Do all websites have to be ADA compliant? Technically, the Americans with Disabilities Act (ADA) Title III, which concerns public businesses, does not specifically address websites. Local and state government websites must be accessible under Title II of the ADA and Section 508 of the Rehabilitation Act. However, ADA civil suits have been brought against businesses with inaccessible websites, and courts have ordered some businesses to make their websites accessible.
Another federal agency, the Architectural and Transportation Barriers Compliance Board (ATBCB), also known as the Access Board, issues guidelines to ensure that buildings, facilities and transit vehicles are accessible to people with disabilities. The Guidelines & Standards issued under the ADA and other laws establish design requirements for the construction and alteration of facilities. These standards apply to places of public accommodation, commercial facilities, and state and local government facilities.
People with disabilities may interact with websites and online reservation systems differently than people not affected by disabilities. All types of disabilities need to be considered when setting up your website such as: visual impairments (blindness, low vision, color blindness), hearing impairments, physical disabilities, speech disabilities, cognitive disabilities, and multiple disabilities. Age-related disabilities such as arthritis, hearing loss, and vision loss should also be factored in when making your website ADA compliant.
Further complicating the issue, the U.S. recently appeared to be on the verge of adopting more comprehensive accessibility requirements. Federal regulations slated to go into effect in January 2018 would have held federal websites to the standards of WCAG 2.0 Level AA, the set of guidelines that provide the basis for online accessibility rules for most of Europe and many other nations around the world. The current administration, however, has withdrawn this requirement as part of a general push toward deregulation, leaving the online applications of the ADA as murky as ever.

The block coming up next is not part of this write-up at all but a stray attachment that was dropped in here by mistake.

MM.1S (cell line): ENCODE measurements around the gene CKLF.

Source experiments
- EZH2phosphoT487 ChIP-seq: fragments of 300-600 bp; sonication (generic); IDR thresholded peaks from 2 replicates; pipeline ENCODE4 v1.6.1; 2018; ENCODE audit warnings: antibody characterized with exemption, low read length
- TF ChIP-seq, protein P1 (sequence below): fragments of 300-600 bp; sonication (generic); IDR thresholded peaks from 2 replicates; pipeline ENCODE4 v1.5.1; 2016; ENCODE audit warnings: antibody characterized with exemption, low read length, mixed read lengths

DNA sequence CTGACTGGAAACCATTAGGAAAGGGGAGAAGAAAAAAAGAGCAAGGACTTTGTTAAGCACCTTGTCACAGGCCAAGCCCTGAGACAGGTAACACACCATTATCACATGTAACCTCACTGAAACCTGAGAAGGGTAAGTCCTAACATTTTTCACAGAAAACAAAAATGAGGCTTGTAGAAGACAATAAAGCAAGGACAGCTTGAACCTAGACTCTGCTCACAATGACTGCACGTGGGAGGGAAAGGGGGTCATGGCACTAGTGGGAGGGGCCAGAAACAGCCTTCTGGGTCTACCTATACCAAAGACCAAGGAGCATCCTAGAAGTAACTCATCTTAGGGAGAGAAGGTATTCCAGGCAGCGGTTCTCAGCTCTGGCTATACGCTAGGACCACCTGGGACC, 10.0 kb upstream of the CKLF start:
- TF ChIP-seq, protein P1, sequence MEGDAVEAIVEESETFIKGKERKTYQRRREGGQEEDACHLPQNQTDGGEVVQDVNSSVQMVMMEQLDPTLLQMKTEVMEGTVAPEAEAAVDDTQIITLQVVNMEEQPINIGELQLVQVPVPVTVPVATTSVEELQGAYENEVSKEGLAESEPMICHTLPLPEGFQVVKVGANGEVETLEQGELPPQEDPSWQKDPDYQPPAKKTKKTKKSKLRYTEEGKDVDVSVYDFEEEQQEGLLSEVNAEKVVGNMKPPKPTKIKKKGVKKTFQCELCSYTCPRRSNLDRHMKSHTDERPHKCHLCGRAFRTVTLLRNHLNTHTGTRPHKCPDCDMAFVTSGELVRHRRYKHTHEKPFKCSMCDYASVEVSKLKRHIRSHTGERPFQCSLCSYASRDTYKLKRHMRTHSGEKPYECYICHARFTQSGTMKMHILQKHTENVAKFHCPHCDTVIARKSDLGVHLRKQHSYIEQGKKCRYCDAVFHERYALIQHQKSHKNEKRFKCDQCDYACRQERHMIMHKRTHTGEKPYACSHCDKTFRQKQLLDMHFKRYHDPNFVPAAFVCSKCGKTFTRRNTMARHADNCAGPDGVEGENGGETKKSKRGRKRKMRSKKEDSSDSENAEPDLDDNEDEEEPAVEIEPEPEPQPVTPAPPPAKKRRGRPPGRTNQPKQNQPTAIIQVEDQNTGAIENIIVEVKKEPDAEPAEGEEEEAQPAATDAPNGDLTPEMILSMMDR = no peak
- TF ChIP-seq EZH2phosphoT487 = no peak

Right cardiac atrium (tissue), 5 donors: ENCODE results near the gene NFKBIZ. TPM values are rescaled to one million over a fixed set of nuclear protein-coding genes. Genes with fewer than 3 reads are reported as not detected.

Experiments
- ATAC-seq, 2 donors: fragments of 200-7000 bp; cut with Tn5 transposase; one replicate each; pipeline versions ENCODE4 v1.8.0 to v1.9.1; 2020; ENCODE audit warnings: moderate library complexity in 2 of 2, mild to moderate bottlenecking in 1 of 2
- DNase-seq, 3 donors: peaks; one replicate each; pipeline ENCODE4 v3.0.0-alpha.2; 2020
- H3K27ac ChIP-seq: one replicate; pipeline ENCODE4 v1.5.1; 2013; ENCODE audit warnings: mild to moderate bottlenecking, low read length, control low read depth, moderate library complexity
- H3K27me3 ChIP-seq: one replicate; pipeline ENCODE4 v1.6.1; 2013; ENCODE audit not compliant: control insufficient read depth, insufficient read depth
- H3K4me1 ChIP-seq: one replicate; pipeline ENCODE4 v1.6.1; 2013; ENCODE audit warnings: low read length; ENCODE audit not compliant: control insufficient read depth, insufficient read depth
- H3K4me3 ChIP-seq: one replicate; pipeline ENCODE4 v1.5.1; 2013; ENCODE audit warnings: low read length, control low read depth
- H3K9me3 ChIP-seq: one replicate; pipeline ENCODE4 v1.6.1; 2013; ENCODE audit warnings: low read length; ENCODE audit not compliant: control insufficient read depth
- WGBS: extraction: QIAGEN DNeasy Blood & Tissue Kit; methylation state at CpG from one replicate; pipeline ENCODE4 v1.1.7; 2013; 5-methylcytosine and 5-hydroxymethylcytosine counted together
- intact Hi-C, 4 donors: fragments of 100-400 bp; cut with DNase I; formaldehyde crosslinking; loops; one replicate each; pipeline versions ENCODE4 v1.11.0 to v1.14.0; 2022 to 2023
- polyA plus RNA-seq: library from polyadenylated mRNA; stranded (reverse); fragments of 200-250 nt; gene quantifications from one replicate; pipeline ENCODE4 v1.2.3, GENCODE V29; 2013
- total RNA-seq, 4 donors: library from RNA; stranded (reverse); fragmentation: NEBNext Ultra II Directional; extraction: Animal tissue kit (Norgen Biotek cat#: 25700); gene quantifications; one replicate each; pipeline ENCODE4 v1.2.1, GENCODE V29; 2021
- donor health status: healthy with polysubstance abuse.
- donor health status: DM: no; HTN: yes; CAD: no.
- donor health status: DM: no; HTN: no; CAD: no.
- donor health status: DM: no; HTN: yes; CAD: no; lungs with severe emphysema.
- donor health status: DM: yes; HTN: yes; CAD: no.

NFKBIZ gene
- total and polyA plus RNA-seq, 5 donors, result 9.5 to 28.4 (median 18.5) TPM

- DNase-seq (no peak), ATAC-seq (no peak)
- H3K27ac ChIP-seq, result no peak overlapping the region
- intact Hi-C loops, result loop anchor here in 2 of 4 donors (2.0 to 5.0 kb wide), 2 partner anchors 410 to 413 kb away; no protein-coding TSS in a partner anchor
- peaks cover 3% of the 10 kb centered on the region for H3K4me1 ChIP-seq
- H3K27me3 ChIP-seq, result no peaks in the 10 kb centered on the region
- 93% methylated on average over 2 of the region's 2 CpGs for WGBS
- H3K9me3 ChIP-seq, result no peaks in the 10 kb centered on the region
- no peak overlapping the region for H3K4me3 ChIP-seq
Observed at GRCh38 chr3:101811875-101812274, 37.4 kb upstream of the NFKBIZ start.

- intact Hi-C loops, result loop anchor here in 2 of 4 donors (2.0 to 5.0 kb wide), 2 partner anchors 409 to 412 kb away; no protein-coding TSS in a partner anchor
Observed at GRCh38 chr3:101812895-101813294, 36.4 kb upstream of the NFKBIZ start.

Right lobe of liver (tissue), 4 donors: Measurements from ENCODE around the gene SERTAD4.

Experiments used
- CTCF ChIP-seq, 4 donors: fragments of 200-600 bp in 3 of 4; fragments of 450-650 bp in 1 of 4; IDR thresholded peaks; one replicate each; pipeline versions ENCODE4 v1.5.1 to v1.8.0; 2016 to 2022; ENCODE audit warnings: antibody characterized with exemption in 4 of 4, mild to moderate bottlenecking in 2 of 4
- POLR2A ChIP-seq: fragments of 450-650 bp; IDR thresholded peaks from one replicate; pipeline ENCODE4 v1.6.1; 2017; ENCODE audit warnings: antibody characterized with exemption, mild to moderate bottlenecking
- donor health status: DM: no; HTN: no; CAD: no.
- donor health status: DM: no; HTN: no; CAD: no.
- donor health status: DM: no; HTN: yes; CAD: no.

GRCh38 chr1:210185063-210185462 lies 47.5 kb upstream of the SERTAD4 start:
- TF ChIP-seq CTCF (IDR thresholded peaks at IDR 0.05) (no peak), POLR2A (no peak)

The ADA is the Americans with Disabilities Act, passed almost 30 years ago in 1990. This act was originally put in motion pertaining solely to physical location. It requires establishments to provide people with disabilities easy access to various levels throughout the business. This act was set to achieve an equal experience to all people, handicapped or not.
Yes, as of 2018 websites absolutely must be ADA compliant. Its a new but very scary issue that has flared up over the last year and is set to cause a LOT of turmoil. The Supreme court issued a judgement that opened up a loophole and opportunity-chasing lawyers are aggressively soliciting handicapped people and convincing them to sue unsuspecting website owners (pretty much every website owner on the planet, as not a single one of us were ADA compliant before now.)
HTML tags – specific instructions understood by a web browser or screen reader. One type of HTML tag, called an “alt” tag (short for “alternative text”), is used to provide brief text descriptions of images that screen readers can understand and speak. Another type of HTML tag, called a “longdesc” tag (short for “long description”), is used to provide long text descriptions that can be spoken by screen readers.